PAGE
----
December 7, 2023
Some Democrats are looking past the 2022 midterm elections to 2024, with many unsure of whether to back President Joe Biden should he choose to seek a second term.

Some Democrats are looking past the 2022 midterm elections to 2024, with many unsure of whether to back President Joe Biden should he choose to seek a second term.

Although he has not launched a reelection bid, Biden has plans to run again in 2024 if he remains in good health, according to White House press secretary Karine Jean-Pierre. His ambitions have been met with quiet concerns about whether Democrats will support the 79-year-old president amid concerns about his age and electability in a possible rematch against former President Donald Trump.


Here’s where some of the most high-profile Democrats stand on whether they’d back Biden in 2024:

Would support if he ran

Sen. Bernie Sanders (I-VT)

A one-time challenger to Biden in the 2020 election, Sen. Bernie Sanders (I-VT) has indicated he would back the president if he chooses to run again in 2024.

Conceding it’s “a little too early” to make a decision, Sanders told CNN that “Biden will probably run again, and if he runs again, I will support him.”

The Vermont independent, who was the runner-up in both the 2016 and 2020 Democratic primaries, has not ruled out a 2024 bid for himself but said he would only do so if Biden chose not to run.

Senate Majority Leader Chuck Schumer (D-NY)

A key voice in the Democratic Party, Senate Majority Leader Chuck Schumer told the Daily Caller, “Yes,” when asked whether he would back Biden in 2024.

Cristobal Alex, former Biden White House official

Cristobal Alex, a former official in the Biden White House, said the president is the only Democrat who could win a national election while calling on the Democratic Party to promote his policies to polish his reputation before 2024.

“I am worried that leaders in the party aren’t more aggressively touting the success of the administration,” he said. “The narrative needs to shift, and that can only happen with a powerful echo chamber combined with action in Congress on remaining priorities. The American people feel unsettled.”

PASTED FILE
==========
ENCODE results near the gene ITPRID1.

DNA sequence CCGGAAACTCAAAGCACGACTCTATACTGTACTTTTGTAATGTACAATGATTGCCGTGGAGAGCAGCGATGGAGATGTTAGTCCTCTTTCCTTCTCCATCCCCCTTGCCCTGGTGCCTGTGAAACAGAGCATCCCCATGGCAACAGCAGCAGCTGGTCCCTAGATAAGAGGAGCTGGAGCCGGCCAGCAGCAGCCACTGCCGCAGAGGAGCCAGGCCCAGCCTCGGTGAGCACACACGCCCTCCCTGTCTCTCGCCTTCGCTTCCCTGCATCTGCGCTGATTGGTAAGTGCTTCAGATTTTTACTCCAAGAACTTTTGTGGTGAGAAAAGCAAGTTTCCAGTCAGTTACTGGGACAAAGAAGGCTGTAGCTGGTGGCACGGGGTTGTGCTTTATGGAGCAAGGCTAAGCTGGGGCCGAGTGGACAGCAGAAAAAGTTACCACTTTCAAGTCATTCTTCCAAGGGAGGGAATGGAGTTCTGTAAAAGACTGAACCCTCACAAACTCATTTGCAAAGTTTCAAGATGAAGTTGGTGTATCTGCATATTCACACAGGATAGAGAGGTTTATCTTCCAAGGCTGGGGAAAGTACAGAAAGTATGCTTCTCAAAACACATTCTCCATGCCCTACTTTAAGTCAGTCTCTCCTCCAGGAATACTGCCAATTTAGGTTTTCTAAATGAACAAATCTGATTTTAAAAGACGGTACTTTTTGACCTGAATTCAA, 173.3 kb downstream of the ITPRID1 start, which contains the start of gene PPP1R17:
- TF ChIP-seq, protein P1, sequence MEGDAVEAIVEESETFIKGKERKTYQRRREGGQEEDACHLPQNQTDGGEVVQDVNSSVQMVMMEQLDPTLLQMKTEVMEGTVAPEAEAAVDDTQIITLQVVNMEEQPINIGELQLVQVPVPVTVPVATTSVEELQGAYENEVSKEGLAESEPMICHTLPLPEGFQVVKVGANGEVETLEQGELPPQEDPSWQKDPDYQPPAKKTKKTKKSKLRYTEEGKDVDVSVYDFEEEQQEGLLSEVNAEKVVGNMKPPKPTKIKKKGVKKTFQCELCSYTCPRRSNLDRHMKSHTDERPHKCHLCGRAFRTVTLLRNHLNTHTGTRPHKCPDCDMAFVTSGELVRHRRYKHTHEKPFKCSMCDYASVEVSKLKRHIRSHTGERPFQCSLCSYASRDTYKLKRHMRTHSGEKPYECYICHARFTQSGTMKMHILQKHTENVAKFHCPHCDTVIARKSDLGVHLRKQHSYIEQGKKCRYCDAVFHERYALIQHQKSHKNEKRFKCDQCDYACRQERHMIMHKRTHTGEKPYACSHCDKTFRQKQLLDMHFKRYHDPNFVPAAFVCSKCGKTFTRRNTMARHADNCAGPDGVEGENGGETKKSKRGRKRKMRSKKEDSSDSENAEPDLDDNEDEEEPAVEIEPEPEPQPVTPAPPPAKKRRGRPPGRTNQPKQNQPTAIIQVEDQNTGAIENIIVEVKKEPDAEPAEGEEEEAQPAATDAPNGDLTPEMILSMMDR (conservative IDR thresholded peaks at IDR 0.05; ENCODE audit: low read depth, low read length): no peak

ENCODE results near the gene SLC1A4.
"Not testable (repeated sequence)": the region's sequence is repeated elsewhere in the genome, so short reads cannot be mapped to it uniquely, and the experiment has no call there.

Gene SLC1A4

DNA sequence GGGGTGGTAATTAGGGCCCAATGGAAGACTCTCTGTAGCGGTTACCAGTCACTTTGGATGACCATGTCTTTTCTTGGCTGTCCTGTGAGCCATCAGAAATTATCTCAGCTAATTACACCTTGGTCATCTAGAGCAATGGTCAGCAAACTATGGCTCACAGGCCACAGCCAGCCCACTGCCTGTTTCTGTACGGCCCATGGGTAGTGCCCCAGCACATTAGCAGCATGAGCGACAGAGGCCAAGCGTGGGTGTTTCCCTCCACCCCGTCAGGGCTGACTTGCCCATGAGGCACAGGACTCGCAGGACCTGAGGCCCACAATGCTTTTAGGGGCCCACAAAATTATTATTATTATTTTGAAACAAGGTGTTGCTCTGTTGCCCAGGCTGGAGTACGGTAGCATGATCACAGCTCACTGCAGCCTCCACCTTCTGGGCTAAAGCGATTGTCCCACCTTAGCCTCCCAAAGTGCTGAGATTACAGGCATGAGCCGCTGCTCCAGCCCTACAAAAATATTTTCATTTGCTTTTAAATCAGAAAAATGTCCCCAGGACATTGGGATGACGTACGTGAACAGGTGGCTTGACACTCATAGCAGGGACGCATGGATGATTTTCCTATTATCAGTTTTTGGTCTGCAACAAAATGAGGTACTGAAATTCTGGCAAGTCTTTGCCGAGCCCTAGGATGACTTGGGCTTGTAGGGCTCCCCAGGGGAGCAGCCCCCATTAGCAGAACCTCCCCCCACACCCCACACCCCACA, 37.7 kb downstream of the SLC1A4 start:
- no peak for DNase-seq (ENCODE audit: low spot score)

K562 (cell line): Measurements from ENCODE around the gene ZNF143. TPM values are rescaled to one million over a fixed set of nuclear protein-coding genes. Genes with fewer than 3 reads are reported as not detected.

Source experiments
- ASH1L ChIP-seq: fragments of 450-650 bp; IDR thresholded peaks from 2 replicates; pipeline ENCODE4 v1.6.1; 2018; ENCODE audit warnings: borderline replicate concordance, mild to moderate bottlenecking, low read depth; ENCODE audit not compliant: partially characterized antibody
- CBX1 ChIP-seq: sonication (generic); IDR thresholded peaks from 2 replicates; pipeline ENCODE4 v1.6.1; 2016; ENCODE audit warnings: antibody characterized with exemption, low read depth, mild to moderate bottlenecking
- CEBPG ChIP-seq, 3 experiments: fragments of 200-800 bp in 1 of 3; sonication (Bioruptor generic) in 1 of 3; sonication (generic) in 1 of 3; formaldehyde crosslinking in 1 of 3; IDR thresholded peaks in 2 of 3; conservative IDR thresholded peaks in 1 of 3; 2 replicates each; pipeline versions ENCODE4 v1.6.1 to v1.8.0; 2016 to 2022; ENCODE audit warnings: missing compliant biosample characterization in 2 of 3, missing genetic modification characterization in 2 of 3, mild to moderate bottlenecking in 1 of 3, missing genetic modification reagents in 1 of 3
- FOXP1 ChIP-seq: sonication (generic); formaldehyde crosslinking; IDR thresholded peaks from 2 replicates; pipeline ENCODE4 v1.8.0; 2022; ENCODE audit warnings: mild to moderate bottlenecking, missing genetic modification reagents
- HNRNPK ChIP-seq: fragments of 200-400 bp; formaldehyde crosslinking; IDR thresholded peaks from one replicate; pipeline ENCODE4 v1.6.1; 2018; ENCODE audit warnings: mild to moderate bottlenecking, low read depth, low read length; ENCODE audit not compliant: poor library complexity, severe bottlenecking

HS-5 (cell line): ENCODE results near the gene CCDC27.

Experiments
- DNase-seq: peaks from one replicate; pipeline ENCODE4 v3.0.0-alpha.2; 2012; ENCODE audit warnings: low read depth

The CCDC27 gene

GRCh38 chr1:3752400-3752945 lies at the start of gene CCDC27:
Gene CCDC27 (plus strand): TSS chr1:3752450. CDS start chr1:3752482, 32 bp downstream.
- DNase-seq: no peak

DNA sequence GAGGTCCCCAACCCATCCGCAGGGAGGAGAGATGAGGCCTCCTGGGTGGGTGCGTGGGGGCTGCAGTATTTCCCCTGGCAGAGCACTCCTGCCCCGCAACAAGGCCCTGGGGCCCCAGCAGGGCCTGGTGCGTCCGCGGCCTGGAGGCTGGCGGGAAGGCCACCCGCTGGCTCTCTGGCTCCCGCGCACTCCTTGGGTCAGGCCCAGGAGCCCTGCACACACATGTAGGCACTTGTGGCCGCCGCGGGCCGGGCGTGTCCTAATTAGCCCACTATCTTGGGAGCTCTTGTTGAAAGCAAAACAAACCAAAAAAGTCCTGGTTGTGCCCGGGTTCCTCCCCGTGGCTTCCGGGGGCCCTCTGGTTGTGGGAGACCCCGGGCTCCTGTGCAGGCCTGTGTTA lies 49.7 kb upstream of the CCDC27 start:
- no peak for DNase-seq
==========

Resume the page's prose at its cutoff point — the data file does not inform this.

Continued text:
Rep. Alexandria Ocasio-Cortez (D-NY)

Rep. Alexandria Ocasio-Cortez (D-NY), a rising star among the left flank of the Democratic Party, has not said whether she would support Biden for a second term.

Declining to endorse the president during an interview with CNN, the New York Democrat said she is focusing on midterm elections in November and maintaining control of Congress.

“I’m focused on winning this majority right now,” Ocasio-Cortez said. “I think we should endorse when we get to it. But I believe the president has been doing a good job so far, and, you know, should he run again, we’ll take a look at it.”

Ocasio-Cortez was similarly dodgy about supporting Biden in 2020, never offering him an endorsement but also voting for him in his bid against Trump.

David Axelrod, former Obama adviser

Former Obama adviser David Axelrod raised a “major” red flag regarding Biden’s plans for reelection in 2024, pointing to his advanced age. Biden is the oldest president ever to hold office and would be 82 if inaugurated to a second term.

“The presidency is a monstrously taxing job, and the stark reality is the president would be closer to 90 than 80 at the end of a second term, and that would be a major issue,” Axelrod said.

Despite offering criticism of Biden’s physical energy and mental acuity, Axelrod said the president’s frequent gaffes act mostly as distractions from Biden’s accomplishments.

Discouraging a run

Howard Dean (D-VT), former chairman of the Democratic National Committee

Howard Dean, the former chairman of the Democratic National Committee, has long called on Democrats in their 30s and 40s to run for president, arguing career politicians like Biden have spent too much time in office without accomplishing campaign promises.

“We need to have specific examples of how we’re dealing with things; it can’t just be pie-in-the-sky and kumbaya,” he told the New York Times.

Steve Simeonidis, member of the Democratic National Committee

Others in the DNC have also suggested Biden should only be a one-term president, noting the party needs to move in a different direction.

“To say our country was on the right track would flagrantly depart from reality,” said Steve Simeonidis, a DNC member from Miami. “[Biden] should announce his intent not to seek reelection in ’24 right after the midterms.”


While most presidents in recent years have earned reelection, Biden’s flagging approval numbers and advanced age are seen as liabilities for Democrats in a widely expected uphill battle to maintain control of Congress after the midterm elections.

Though some have expressed concern about how Biden would fare against Trump, who was the first president denied a second term in the 21st century, Biden said he’d welcome the rematch, pledging he’d run in 2024 — “especially” if Trump entered the race.

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